3 Heroic Pilots Who Had Nerves of Steel During Extremely Dangerous Situations
While air travel is one of the safest ways to get around, most of us have had a moment or two of uneasiness while flying.
Seeing images such as the shattered engine of Southwest Airlines Flight 1380, which suffered from a fatal mid-air explosion and had to perform an emergency landing on Tuesday morning, encourages us to imagine the worst.
Thankfully, there are incredible pilots such as Tammy Jo Schults, the woman who landed the plane safely despite the hole in the cabin, to make us feel safer.
You have to be cool, calm and collected to fly airplanes for a living, but some pilots achieve truly incredible feats of courage during extreme conditions and emergency situations.
Here are three heroic pilots that deserve to be praised for their nerves of steel.
We were simply doing our jobs.
— Tammie Jo Shults
1. Tammy Jo Shults
We love women in aviation! Tammie Jo Shults, one of the pilots responsible for landing the Southwest Airlines flight 1380 that experienced an engine explosion. She was one of the first women pilots in the Navy and first women to fly the F-18 fighter jet. #womeninaviation pic.twitter.com/6bJgO6caZ1
— Pacific Aviation Museum Pearl Harbor (@PacificAviation) April 18, 2018
Headed out of New York City to Dallas on April 18, 2018, Southwest Flight 1380 ran into trouble only 20 minutes after departure. The left engine suddenly broke, a piece of shrapnel broke a window on row 18 and the plane tilted left 40 degrees.
As passengers panicked and oxygen masks dropped, passenger Jennifer Riordan was sucked out of the broken window. Fellow travelers jumped to her aid, managing to pull her in – unfortunately, she later succumbed to her injuries. Despite the dire conditions, however, Captain Tammy Jo Shults immediately began coordinating with air traffic control to ensure a safe landing, successfully piloting the damaged aircraft to Philadelphia.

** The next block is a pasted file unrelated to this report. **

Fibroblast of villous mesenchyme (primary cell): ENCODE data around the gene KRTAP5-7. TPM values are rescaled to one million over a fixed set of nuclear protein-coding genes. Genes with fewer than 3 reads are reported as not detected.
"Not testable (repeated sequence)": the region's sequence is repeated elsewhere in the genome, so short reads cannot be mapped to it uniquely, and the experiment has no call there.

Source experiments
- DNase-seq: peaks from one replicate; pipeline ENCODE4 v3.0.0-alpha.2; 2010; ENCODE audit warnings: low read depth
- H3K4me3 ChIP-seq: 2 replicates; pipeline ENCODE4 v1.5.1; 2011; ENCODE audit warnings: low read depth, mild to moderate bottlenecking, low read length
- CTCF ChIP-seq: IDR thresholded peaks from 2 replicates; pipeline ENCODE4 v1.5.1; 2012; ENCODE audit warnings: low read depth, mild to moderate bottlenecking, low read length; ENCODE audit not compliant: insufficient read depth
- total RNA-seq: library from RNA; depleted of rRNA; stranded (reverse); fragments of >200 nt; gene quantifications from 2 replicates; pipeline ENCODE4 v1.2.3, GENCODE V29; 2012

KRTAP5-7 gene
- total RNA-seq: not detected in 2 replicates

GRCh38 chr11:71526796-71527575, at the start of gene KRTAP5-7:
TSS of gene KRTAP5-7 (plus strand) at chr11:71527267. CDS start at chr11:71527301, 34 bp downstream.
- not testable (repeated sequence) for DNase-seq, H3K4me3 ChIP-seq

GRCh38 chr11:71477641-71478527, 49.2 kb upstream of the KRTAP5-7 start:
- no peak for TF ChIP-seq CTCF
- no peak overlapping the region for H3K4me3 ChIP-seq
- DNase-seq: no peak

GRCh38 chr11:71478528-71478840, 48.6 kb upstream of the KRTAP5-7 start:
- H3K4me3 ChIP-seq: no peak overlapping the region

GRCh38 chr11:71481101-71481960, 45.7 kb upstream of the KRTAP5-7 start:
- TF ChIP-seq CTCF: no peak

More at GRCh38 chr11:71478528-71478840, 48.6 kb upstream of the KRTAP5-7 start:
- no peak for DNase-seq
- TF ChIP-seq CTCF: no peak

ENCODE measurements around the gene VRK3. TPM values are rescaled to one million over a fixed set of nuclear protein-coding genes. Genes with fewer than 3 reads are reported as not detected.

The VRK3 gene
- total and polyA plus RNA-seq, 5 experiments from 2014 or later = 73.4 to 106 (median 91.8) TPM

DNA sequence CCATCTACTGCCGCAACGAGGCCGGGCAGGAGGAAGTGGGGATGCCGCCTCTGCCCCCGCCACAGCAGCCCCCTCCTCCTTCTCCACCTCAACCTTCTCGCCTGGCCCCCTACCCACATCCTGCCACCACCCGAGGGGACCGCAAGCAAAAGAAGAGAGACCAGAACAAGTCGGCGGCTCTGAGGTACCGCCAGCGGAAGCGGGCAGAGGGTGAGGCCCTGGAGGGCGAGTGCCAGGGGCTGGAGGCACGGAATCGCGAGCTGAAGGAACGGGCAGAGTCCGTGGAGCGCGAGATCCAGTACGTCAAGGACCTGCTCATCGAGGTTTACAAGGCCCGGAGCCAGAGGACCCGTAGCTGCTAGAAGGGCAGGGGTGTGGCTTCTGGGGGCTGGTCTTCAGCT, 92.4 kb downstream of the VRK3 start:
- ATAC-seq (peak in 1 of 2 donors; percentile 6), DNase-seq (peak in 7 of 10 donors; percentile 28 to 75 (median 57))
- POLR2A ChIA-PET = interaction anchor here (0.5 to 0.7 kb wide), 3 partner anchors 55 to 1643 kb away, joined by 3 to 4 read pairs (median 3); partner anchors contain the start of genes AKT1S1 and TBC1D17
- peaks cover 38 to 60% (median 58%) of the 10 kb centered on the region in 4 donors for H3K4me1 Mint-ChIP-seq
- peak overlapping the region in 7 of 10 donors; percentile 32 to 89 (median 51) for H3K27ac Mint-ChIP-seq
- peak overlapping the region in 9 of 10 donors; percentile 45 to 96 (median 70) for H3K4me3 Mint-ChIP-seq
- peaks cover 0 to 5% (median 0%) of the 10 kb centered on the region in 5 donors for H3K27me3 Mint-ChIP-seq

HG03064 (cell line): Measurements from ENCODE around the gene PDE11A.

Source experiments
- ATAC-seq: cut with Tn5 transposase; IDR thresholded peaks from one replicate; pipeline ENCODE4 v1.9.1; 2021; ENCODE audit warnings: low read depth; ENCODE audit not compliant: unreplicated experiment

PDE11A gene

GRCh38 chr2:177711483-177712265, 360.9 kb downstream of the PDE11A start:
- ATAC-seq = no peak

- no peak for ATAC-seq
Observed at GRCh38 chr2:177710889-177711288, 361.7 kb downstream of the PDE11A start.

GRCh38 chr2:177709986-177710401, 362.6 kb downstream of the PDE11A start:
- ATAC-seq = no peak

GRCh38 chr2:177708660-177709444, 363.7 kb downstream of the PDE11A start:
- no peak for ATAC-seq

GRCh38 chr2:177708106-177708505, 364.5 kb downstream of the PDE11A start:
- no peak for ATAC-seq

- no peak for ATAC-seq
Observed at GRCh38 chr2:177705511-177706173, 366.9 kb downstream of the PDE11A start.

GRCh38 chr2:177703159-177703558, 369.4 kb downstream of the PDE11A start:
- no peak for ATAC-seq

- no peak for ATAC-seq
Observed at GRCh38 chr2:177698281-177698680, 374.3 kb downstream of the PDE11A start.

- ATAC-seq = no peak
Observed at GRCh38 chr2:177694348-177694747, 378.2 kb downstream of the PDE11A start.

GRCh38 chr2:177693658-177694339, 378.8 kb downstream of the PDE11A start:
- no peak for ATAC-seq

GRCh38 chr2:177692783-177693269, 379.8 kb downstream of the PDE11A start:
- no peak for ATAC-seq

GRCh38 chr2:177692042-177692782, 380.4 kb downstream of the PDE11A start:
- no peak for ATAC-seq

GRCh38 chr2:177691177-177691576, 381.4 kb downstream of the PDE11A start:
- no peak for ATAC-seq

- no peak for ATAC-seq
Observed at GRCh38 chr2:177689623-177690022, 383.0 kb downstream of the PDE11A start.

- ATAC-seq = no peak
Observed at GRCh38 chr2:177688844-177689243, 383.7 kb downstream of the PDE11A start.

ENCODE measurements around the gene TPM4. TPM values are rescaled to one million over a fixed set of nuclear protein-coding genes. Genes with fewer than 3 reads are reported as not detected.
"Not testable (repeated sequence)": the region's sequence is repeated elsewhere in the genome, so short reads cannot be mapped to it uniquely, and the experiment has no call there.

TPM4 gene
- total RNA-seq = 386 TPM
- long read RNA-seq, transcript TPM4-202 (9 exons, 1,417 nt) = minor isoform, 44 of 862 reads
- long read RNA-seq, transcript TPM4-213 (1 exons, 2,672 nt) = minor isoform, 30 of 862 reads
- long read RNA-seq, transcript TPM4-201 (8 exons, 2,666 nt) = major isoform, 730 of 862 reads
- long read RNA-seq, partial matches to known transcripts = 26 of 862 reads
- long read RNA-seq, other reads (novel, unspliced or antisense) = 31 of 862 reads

As news of Southwest Flight 1380 broke, an outpouring of gratitude, respect and awe towards members of the crew, especially Captain Shults, flooded social media. The 56-year-old veteran was hailed for her courage and the support she offered to passengers, whom she personally greeted after the emergency landing, according to The Heavy.
Shults switched to commercial flying after a successful career in the U.S. Navy as one of the first female fighter pilots.
2. Chesley “Sully” Sullenberger
— Sully Sullenberger (@Captsully) April 11, 2018
Chesley Burnett “Sully” Sullenberger III is one of the most celebrated pilots in decades for his near-miraculous landing of US Airways Flight 1549 on the Hudson River, right off Manhattan, on January 15, 2009.
Taking off from New York, the plane was disabled immediately after take-off by a large flock of Canada geese. Left with virtually no engine power and unable to return to LaGuardia airport, Sully aimed for the Hudson river, successfully landing the Airbus A320 on the water.
All 155 passengers and crew survived, with the Captain deplaning only after making sure all others were safely off board. Among the following tributes to his courage was the 2016 drama Sully.
Born in Germany in 1938, Dieter Dengler was a United States Navy aviator and a celebrated Vietnam War veteran and prisoner of war.
Hitchhiking to Hamburg at 18, Dengler embarked on his dream to become a pilot, enlisting for the U.S. Airforce only a week after arriving to New York. Although his first enlistment didn’t bring the pilot career he was dreaming of, he reenlisted to the U.S. Navy, joining the USS Ranger squadron in 1965. He was headed to Vietnam.
Just one day after the USS Ranger started flying missions into Vietnam, Dengler was shot down after a series of mission complications. Despite his best efforts the day following his plane crash, Dengler was apprehended by enemy forces and spent six months as a prisoner of war, suffering torture, disease and starvation.
After overhearing guards planning to kill him and fellow prisoners, Dengler and seven captives attacked the guards and escaped into the nearby jungle. Dengler was the only one to survive, getting rescued after 23 days in the jungle.
He was hailed as a hero after escaping, with documentaries and movies documenting his journey and road to recovery. Dengler continued to fly for several years, surviving no less than four crashes as a civilian test pilot.